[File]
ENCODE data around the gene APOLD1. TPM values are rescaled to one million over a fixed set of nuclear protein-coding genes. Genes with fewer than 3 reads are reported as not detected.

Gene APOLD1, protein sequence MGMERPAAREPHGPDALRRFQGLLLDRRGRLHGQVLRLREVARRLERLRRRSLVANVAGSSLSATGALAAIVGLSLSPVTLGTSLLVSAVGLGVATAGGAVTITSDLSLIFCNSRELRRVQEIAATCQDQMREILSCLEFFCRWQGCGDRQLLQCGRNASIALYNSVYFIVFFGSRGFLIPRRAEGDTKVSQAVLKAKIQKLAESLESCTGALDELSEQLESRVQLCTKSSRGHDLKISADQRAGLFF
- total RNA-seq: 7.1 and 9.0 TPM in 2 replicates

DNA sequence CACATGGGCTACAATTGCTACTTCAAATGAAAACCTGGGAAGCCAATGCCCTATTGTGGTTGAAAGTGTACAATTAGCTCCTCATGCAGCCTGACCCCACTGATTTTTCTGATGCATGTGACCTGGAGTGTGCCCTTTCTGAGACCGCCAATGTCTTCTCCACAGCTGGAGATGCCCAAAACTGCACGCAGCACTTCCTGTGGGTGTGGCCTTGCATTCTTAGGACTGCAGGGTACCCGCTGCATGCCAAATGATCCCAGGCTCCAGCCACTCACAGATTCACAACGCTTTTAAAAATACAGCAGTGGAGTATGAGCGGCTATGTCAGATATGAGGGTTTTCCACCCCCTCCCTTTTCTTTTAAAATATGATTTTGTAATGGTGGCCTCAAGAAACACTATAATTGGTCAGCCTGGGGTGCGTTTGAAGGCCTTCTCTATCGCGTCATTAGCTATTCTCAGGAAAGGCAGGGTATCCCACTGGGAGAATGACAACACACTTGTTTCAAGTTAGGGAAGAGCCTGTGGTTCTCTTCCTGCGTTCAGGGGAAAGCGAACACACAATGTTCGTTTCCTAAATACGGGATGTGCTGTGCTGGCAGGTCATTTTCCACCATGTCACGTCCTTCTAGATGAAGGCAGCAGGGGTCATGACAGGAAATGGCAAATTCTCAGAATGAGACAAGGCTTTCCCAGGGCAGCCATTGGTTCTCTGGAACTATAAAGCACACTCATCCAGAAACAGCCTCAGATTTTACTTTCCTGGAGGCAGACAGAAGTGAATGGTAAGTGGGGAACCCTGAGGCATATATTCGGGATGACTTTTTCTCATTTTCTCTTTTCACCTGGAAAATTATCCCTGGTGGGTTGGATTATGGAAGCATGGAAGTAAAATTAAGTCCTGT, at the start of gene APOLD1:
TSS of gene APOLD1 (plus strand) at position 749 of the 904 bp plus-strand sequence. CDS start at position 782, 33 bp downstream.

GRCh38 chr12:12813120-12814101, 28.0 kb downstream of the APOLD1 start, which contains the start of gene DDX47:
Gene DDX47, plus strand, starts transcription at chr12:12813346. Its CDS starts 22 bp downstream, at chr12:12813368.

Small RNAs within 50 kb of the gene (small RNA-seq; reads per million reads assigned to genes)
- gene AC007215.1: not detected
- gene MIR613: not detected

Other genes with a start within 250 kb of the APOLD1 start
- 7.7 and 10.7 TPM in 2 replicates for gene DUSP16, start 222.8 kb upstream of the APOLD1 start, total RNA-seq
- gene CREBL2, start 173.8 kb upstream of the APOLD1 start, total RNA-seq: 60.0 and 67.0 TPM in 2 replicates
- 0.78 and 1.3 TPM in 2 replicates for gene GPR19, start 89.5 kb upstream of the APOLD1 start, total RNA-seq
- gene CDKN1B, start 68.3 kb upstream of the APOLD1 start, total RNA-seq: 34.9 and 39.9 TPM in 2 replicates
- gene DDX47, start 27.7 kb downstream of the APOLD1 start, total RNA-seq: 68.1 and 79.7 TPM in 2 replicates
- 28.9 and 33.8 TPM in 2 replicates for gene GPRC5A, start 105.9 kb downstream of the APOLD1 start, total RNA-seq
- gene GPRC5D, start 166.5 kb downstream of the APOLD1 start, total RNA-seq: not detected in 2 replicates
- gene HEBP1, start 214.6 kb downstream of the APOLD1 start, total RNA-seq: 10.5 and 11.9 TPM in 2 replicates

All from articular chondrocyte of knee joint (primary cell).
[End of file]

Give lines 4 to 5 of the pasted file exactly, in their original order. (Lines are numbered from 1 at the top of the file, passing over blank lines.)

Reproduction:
DNA sequence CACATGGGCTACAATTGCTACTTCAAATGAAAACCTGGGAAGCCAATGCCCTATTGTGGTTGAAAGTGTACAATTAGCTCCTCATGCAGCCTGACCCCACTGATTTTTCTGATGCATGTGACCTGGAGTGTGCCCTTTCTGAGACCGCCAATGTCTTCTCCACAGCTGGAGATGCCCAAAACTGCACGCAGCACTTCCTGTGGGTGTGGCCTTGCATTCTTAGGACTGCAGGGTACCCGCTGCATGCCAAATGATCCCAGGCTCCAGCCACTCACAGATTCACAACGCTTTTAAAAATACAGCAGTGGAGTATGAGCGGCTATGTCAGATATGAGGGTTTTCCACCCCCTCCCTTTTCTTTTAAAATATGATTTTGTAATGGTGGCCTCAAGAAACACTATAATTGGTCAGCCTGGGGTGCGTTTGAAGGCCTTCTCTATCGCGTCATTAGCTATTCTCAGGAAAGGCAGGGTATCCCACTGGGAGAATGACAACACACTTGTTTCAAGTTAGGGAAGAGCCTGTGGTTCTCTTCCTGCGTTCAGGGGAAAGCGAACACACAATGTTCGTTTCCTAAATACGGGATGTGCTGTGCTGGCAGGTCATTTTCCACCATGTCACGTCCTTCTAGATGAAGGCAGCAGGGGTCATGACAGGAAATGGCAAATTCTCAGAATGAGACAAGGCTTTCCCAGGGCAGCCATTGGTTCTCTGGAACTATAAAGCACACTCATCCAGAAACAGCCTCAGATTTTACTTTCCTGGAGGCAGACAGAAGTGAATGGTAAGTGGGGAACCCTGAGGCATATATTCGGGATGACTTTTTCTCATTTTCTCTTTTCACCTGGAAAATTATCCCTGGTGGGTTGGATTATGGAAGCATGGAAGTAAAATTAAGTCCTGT, at the start of gene APOLD1:
TSS of gene APOLD1 (plus strand) at position 749 of the 904 bp plus-strand sequence. CDS start at position 782, 33 bp downstream.